still clinging, green, to trees.

They will fall soon enough,
as time keeps its own pace.

I’ll savor this good day
with the gray day of remembering looming,
ashy, grating,
for the grief of
New York’s Bravest, Best and Finest
and all who fell too soon.

But real, too, is the spirit
of what is the best of us.

And that has lived on.

I know it
in the browned fingers of giving,
in the bright laugh of the innocent,
and in your mouth on my neck—

like a breeze,
like sunshine.

I am reminded,
here, in this moment,
not eclipsed
by any large, evil scheme,
that come what may,

some will continue to Give,



And that is still The Finest Thing
on any given day.

© 2013 Jennifer Wagner

Friday, March 1, 2013

Bloodless March

i can tell you what
a dried orange peel feels like
hanging on—
wrapped in yesterday’s color
now a duller shade
possessed by winter
contained in the glass bowl of night
where mango and cinnamon
and cardamom
die on my lips scented citrus
nut hard and inedible
a shade
of passion’s fruit
wheeled out on gurneys
of seasons past

Copyright © 2013 Jennifer Wagner

Tuesday, December 18, 2012


26 reasons
to remember why
He came

Copyright 2012 Jennifer Wagner

It’s Christmas, but I find it difficult to feel celebratory.  I know most are probably feeling the same way with hearts heavy and broken from last week’s devastation.  And yet I am reminded of why He came.  He came not because He wanted us to decorate trees and drink egg nog and rack up credit card debt giving gifts.  He came because we are in darkness, and He is the Light of the world.  John 8:12  Come, let us behold Him.  Perhaps we have never needed to more.


Saturday, November 3, 2012

Settling Upon November

The artistry of SueAnn.  Used with permission.

Damp yellow leaves
and a hanging gray

settled upon November

with sharp scents of burning wood
and smoke encircling chimneys.

Head down, she trudged ‘home’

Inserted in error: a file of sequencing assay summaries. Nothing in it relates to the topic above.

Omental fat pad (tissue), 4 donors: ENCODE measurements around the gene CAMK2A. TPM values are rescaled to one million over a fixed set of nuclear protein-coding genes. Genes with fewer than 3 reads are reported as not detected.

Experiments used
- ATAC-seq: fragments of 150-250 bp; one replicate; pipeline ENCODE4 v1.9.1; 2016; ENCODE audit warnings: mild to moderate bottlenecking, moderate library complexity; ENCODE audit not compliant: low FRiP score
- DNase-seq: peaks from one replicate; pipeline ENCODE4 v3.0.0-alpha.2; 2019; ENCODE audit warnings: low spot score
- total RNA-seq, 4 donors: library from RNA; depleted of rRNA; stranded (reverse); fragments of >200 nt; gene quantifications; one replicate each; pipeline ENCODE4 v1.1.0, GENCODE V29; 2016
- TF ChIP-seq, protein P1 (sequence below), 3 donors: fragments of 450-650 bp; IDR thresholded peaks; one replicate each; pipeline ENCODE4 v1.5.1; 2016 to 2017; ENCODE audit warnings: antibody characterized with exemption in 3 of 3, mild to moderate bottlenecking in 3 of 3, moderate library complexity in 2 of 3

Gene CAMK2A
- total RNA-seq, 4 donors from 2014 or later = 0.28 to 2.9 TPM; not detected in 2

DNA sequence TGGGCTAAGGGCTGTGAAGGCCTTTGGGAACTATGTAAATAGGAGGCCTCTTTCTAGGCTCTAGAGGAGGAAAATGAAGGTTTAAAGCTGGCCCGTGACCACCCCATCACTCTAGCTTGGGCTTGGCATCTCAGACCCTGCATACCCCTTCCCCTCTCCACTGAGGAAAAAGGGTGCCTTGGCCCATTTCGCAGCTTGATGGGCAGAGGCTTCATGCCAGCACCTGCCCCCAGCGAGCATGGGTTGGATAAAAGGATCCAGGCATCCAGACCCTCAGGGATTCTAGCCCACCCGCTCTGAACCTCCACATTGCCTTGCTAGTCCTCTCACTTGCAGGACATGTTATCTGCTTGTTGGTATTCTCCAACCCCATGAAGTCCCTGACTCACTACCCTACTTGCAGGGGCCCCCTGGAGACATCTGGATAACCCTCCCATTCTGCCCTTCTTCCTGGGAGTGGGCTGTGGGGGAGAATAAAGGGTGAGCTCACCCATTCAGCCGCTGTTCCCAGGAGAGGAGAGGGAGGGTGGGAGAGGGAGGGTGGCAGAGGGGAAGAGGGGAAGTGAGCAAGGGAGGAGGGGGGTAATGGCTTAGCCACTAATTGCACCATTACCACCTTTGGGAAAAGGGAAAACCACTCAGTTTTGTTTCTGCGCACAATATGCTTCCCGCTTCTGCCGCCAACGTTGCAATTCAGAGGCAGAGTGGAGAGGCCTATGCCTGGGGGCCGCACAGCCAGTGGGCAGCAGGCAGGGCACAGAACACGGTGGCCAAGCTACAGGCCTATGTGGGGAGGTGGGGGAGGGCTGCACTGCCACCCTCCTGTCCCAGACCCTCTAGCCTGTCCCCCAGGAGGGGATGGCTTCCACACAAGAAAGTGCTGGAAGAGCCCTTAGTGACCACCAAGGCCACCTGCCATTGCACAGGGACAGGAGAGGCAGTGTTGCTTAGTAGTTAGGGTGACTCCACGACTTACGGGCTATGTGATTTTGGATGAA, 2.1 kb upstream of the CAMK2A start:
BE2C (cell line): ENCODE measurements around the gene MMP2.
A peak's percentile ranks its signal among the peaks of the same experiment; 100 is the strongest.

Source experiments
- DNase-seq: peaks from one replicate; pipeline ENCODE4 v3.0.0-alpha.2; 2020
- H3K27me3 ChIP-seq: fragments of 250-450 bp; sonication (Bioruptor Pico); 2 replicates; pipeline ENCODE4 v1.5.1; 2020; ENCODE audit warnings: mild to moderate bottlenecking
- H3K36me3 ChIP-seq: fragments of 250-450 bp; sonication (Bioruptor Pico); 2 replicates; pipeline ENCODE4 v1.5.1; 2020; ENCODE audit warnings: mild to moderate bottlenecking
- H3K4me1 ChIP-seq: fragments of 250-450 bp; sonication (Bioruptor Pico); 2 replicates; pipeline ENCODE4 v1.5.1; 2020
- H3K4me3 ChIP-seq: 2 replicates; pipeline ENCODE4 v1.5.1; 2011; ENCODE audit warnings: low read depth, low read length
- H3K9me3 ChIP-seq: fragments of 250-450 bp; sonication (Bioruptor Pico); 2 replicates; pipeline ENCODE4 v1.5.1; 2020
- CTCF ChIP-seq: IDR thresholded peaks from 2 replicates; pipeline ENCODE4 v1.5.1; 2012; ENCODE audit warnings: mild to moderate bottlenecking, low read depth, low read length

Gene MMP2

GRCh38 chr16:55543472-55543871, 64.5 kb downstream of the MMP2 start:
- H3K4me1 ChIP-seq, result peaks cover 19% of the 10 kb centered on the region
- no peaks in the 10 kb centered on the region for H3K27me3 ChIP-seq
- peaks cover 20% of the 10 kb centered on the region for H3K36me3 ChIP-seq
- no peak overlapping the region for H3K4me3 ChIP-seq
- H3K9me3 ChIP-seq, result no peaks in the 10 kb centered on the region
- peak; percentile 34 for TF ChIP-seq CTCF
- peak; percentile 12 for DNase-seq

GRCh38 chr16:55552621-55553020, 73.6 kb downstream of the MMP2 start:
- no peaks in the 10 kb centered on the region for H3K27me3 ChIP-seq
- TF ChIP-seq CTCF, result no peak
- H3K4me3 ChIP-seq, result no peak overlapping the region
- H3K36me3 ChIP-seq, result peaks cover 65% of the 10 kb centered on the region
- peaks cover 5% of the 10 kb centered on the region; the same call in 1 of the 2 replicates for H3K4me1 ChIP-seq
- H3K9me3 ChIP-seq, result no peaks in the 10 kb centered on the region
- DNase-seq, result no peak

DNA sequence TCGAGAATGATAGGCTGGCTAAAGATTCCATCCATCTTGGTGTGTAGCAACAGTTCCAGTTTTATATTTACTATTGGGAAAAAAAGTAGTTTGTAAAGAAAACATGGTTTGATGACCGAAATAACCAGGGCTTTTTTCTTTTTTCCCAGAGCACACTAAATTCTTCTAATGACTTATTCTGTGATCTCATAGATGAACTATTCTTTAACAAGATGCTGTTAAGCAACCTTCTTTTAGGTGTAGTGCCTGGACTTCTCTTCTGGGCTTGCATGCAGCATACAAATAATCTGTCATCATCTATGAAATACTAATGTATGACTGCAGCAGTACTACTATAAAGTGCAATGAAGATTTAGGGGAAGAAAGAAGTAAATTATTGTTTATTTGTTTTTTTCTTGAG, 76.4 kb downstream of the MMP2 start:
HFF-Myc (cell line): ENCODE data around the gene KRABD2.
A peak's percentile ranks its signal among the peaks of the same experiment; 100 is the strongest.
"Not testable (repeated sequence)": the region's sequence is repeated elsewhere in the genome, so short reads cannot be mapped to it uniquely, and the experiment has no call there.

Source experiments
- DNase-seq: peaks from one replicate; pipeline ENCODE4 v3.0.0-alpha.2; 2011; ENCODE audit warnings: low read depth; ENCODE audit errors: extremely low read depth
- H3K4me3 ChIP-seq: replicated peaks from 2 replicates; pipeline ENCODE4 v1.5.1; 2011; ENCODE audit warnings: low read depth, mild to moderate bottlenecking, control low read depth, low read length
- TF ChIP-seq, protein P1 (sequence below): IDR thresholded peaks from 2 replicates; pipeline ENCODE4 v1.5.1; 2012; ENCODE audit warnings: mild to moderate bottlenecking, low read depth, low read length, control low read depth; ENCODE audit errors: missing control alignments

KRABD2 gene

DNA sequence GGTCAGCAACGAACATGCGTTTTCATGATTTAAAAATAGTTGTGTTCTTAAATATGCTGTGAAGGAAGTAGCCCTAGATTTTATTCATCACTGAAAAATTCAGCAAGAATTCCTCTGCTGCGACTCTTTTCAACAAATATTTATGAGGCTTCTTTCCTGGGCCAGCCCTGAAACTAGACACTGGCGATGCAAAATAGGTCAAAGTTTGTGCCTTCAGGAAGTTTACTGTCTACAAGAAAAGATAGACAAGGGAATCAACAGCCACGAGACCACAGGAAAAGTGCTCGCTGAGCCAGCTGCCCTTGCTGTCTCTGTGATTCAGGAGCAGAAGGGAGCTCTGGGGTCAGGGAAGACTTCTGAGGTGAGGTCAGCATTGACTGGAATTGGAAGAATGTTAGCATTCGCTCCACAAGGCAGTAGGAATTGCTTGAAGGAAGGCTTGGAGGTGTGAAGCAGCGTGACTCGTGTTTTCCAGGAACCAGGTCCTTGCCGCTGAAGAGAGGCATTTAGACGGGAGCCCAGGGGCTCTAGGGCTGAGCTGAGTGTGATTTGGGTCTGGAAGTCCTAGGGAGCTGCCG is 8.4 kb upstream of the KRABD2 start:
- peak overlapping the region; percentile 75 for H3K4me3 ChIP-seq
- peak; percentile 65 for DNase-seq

rain splattering her jacket
and hiding bright tears.

November, the month

she knew more than leaves
were dying.

Copyright 2012 Jennifer Wagner

Sunday, August 12, 2012


Stepping with bare toes across
meadows of balsamroot
I glide swiftly on grasses
soft from last night’s rain.

Quietly slipping between rocks
I meet the gush of spray;
with full pupils down,
tiny rivulets cascade my bare shoulders.

Droplets form and cling precariously
to my hair, responding as I shiver;
a flirty audience of aquilegia formosa
quivers with the steady rush.

The voice of the waterfall
is a mighty quenching of everything;
a gushing spray of explosion and tranquility, reverberating
like the sound of a mother’s heart in a growing womb.

I didn’t come here to grieve, only to soak
in the majesty of a paradisiacal place;
but my heart remembers and wishes I could have buried you here,
instead of where you ended up, in pieces, on porcelain.

I feel embryonic in the moment, wholly enveloped, naked, treasured.
Coming alive in the lusty boom, I scream, and moan,
and grieve, leaving everything here on these ancient stones—
laboring with the violent echo of women’s loss before mine.

I hold hands with the knowing barren wombs
and weep the deficit that will never feel your sigh at my breast,
your pink mouth to my skin, see the shine of accomplishment in your eyes.
They know how I feel—you were brief, but you were mine.

I let you go, but still carry you with me as I push through;
emerging back into the sun of life, weaker and stronger,
spent, and refreshed, sprinkled with pure minerals,
with lilac and wild lavender, and just a hint of baby’s breath.

Copyright 2012 Jennifer Wagner

found in The Beautiful Sadness, dVerse and Poets United: Poetry Pantry